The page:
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Australian Coastal Plants: From Beach to Backyard

Choosing plants that thrive in coastal areas around Australia is not that difficult if you understand the basics and the things that these plants have to cope with.

One example of the conditions that coastal plants need to endure is exposure to winds and salt spray. It’s also common for soils in coastal areas to be very sandy and free-draining.

For these reasons, there are a few things to consider when selecting plants that will thrive in these conditions.

Choose plants that:

  • Have silver-grey foliage to deflect the sun’s rays
  • Are slender and grass-like so that the wind can blow right through without damaging the foliage
  • Have thick leathery or fleshy leaves that will hold moisture for longer
  • Are low-growing with a rounded shape so the wind can blow right over them

Here are some of the best plants to grow in coastal regions around Australia:

Spiny Saltbush (Rhagodia spinescens)

Rhagodia spinescens Spiny Saltbush cropped | Plant varieties
Rhagodia spinescens / Photo by Daderot / Wikimedia (cropped) / CC0 1.0

The spiny saltbush is an Australian native shrub with silver foliage. It’s quite low-growing and will only reach a total height of 1.5 metres. However, it will spread over the ground to a width of 4 metres.

This low-maintenance plant will grow either in full sun or light shade. It can handle a variety of different soil types as long as the soil is free-draining. 

The dense foliage can be pruned into shape and it can even be trimmed to form a low hedge. It also provides a nice hiding spot for lizards and small birds and produces small cream flowers in summer.

Cushion Bush (Leucophyta brownii)

Cushion Bush Leucophyta brownii | Plant varieties
Leucophyta brownii

This is another silver-leaved plant that is perfect for coastal gardens. It produces masses of round pale gold or silver flowers in summer. 

This is another low-maintenance plant and requires minimal pruning thanks to its natural round shape. Being low-growing, it only reaches a maximum height and spread of 1.2 metres.

The cushion bush can be grown in full sun or light shade and will handle almost any soil type. It even tolerates light frost and is drought-hardy.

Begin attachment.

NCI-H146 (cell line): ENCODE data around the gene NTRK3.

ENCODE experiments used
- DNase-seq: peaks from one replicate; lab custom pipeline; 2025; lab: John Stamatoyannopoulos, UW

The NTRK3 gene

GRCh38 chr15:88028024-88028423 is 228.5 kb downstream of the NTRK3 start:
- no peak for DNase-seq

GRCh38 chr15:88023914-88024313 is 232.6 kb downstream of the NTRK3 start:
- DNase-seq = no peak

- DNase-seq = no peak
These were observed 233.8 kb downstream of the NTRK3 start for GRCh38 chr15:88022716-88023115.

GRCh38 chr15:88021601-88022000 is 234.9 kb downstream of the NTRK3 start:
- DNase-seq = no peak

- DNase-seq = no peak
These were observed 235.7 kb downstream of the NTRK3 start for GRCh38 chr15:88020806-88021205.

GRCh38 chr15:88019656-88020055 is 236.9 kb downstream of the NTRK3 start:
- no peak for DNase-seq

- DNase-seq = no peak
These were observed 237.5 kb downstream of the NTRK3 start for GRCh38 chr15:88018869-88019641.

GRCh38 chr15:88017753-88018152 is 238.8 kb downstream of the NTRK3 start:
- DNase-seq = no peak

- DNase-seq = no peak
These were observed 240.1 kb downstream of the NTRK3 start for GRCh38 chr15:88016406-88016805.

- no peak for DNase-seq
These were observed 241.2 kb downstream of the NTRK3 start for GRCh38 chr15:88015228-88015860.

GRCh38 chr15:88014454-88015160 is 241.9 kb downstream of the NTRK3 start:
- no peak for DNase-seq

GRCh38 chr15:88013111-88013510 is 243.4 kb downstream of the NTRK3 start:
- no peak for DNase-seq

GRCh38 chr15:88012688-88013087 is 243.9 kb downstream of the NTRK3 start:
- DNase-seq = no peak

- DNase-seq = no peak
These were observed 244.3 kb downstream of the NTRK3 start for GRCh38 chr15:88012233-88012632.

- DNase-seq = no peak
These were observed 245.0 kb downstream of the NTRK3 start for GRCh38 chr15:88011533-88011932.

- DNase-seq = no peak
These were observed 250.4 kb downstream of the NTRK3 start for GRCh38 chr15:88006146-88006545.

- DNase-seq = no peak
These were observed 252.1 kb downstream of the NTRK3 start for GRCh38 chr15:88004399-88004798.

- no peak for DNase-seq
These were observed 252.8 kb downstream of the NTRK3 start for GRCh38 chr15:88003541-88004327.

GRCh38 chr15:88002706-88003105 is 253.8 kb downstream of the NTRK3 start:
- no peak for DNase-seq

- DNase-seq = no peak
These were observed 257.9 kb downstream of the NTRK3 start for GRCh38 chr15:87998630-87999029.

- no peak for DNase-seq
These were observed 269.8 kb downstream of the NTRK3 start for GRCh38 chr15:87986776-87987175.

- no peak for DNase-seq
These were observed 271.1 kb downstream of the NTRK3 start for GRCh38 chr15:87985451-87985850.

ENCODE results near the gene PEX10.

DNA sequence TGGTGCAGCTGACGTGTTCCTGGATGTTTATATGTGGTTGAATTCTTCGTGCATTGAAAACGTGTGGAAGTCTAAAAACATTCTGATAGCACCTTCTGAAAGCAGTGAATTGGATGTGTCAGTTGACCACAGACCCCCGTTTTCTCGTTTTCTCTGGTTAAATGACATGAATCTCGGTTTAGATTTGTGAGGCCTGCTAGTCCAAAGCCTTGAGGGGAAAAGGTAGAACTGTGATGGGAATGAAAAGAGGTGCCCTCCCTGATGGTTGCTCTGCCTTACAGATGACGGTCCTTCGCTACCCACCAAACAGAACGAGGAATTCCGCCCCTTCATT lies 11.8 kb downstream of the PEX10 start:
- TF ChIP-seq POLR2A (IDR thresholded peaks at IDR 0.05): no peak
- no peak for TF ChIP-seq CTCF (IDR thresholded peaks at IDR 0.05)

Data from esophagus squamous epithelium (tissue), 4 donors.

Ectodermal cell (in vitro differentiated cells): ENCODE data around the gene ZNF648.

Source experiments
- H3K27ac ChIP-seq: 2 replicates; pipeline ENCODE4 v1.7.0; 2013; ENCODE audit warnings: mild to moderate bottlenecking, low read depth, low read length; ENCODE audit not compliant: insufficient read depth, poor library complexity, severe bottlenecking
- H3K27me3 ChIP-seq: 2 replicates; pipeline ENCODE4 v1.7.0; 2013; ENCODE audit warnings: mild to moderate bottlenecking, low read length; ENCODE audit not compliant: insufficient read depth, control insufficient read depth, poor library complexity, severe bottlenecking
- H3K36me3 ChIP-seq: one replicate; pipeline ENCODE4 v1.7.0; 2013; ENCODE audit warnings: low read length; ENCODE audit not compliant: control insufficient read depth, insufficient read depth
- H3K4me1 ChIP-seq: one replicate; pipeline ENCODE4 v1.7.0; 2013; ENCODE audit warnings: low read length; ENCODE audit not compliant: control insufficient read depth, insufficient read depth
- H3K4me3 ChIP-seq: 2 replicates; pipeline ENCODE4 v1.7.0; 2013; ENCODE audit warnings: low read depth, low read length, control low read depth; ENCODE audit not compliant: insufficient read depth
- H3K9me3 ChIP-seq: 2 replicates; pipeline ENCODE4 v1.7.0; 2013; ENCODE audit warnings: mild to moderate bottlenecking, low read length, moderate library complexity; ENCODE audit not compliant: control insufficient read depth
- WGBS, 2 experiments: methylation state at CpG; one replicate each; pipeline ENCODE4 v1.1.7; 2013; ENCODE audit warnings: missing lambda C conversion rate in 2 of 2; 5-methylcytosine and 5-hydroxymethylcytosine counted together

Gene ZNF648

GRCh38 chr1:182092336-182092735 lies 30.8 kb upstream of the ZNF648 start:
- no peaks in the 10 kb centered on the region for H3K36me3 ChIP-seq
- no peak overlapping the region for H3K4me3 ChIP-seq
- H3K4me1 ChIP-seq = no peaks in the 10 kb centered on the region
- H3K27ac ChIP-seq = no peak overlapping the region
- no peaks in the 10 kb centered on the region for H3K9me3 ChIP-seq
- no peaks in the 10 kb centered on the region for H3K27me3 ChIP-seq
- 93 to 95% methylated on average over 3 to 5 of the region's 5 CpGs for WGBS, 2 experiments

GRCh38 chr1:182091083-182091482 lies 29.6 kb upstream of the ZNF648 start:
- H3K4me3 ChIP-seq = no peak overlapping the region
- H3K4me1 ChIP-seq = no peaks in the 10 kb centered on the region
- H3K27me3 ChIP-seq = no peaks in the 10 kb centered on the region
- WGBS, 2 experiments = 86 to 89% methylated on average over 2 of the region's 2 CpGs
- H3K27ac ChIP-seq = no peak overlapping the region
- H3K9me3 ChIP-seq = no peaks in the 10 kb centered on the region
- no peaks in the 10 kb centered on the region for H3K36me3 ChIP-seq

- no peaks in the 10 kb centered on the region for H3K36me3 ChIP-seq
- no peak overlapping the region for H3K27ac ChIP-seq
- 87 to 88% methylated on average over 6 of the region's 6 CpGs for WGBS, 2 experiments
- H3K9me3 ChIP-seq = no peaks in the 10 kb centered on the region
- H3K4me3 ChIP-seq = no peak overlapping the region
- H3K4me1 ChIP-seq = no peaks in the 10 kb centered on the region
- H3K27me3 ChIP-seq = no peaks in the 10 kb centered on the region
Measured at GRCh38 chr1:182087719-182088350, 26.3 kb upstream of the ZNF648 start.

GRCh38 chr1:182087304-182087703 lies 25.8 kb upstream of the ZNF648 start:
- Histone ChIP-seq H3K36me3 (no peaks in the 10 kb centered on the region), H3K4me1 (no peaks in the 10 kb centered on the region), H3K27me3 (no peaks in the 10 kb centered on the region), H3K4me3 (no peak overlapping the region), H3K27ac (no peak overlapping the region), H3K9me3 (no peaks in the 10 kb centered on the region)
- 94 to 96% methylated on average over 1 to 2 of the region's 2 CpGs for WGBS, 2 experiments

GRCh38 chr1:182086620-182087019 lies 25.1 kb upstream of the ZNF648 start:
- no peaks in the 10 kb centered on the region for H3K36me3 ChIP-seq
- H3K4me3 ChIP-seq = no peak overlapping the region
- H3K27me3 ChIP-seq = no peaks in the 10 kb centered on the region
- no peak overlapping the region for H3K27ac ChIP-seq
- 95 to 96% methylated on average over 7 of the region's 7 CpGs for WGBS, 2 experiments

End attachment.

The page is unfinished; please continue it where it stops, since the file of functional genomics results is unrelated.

Tussock Grass (Poa labillardierei)

Poa labillardierei Common Tussock grass Eskdale | Plant varieties
Poa labillardierei / Photo by Harry Rose / Flickr / CC BY 2.0

Tussock grass is another Australian native plant that is favoured by local councils thanks to its usefulness for erosion control. The fine feathery foliage is blue-gray in colour and adds a touch of softness to the garden.

In summer, the plant produces feathery flowerheads. It can often be found growing naturally along creek banks and exposed shorelines. This native grass will grow in full sun or part shade and can handle most soil types, even those that are a little damp.

This is another low-growing plant that only reaches a height of 1.2 metres.

Geraldton Wax (Chamelaucium uncinatum)

Geraldton Wax Chamelaucium uncinatum | Plant varieties
Chamelaucium uncinatum

There’s something quite special about the floral display of Geraldton wax. In winter and spring, the plant is covered with delicate-looking wax flowers. These are often used by florists and are great as cut flowers.

The fine foliage can handle coastal conditions quite well as long as the plant is given a little protection from high winds. The plant responds well to regular tip pruning to encourage a nice bushy growth habit.

Although this plant is native to Western Australia, I grew it successfully in Brisbane quite a few years ago. It is both frost and drought-tolerant.

Coastal Banksia (Banksia integrifolia)

Banksia integrifolia var. integrifolia | Plant varieties
Banksia integrifolia (Coast Banksia) / Photo by PDH / Wikimedia / CC BY-SA 3.0

Take a walk along any coastal track and you’re sure to come across this attractive banksia with its golden brush-like flowers. There are varieties that are low-growing ground covers and these will cascade happily down banks or along borders.